The painful year as been a boon for investors who have placed big bets against the legacy industrial conglomerate. GE has proven to be this year’s second-most profitable short trade, according to financial technology firm S3 Partners. It is the third most shorted stock in the worldwide industrial conglomerate sector, behind Toshiba and 3M.
Ihor Dusaniwsky, S3’s head of research, estimates profits on the GE short to be $673 million this year, a 36 percent gain. A short sale involves selling borrowed stock, hoping it will fall in price so the stock can be returned later at a profit.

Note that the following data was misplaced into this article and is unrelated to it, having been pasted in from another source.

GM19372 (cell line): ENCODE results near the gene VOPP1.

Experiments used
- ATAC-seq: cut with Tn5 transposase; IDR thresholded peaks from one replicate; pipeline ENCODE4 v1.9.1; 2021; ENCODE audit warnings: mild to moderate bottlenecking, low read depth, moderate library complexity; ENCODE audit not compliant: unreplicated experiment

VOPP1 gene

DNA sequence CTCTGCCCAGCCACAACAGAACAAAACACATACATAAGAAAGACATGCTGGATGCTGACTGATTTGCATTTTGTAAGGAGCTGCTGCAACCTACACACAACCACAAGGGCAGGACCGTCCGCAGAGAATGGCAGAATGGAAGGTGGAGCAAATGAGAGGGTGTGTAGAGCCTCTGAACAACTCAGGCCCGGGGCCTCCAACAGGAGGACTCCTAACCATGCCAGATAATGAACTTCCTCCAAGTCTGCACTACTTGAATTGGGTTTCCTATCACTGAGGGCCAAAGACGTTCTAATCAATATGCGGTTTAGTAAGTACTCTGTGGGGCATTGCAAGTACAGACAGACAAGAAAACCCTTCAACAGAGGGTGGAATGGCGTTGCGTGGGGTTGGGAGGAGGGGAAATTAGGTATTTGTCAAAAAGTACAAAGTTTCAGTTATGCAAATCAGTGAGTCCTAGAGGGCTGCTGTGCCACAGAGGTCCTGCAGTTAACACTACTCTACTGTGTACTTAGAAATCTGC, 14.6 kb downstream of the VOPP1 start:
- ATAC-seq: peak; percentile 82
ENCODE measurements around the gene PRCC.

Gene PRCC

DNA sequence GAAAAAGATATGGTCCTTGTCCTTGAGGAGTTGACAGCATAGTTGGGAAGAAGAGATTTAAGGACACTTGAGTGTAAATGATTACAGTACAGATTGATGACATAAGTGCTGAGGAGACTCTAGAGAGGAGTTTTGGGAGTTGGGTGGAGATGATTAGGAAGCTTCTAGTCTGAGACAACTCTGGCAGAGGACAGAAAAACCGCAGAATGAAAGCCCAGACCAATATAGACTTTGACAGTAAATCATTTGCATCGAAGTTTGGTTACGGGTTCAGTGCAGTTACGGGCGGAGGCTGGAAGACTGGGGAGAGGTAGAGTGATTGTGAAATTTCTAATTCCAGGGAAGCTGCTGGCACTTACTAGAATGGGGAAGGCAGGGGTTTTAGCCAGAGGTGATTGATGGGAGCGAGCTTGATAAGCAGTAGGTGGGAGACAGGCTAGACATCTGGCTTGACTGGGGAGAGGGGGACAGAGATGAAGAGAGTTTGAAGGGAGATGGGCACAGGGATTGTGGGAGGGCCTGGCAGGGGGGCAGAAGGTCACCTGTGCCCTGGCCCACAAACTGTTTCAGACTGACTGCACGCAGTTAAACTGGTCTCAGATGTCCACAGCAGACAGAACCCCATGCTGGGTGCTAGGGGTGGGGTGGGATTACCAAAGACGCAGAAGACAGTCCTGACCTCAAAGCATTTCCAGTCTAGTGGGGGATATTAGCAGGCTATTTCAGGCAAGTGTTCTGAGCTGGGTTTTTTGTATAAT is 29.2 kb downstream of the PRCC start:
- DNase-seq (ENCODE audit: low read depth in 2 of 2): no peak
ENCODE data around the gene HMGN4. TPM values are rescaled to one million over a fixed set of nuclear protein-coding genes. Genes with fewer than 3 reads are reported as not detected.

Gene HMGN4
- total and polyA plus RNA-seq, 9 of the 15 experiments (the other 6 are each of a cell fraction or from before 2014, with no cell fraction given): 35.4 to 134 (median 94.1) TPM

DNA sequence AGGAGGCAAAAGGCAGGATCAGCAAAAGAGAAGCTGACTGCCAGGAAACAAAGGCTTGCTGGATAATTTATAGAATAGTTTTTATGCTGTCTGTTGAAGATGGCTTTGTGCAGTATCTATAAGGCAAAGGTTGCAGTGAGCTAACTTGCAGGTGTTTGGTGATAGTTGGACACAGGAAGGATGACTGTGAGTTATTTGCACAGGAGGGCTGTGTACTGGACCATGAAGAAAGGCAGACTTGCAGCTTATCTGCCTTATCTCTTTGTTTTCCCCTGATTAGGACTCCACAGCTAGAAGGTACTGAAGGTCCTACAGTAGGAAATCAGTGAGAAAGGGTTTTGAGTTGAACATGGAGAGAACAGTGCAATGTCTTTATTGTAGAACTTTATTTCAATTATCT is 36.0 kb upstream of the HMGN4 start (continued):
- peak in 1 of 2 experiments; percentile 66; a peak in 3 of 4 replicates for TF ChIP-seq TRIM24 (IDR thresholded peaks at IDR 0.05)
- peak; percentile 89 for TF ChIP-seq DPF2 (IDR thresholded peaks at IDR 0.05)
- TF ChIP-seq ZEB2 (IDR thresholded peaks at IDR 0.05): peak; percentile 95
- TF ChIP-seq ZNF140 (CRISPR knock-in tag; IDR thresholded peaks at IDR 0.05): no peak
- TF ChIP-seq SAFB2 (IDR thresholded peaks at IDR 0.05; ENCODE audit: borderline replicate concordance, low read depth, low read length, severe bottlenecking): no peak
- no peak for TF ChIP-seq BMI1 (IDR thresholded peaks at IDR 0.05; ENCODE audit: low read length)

UBS cut its price target to $13 from $16 for GE shares, saying GE’s power business will likely “require even more aggressive cost reductions, force GE into a vicious cycle.” J.P. Morgan brought its price target all the way down to $10 a share, saying the firm now assumes “weaker results at power and some franchise value impact” for GE.
Dusaniwsky said the company’s stock drop over the past six months has been seen as a “death cross” by technical traders, who are seeing heavy selling by institutional investors. A death cross is a pattern that indicates the potential for a selloff. Meanwhile, the amount of money the shorts are betting against GE has increased 10 percent over the last month, bringing GE’s total short interest to $1.36 billion, according to S3.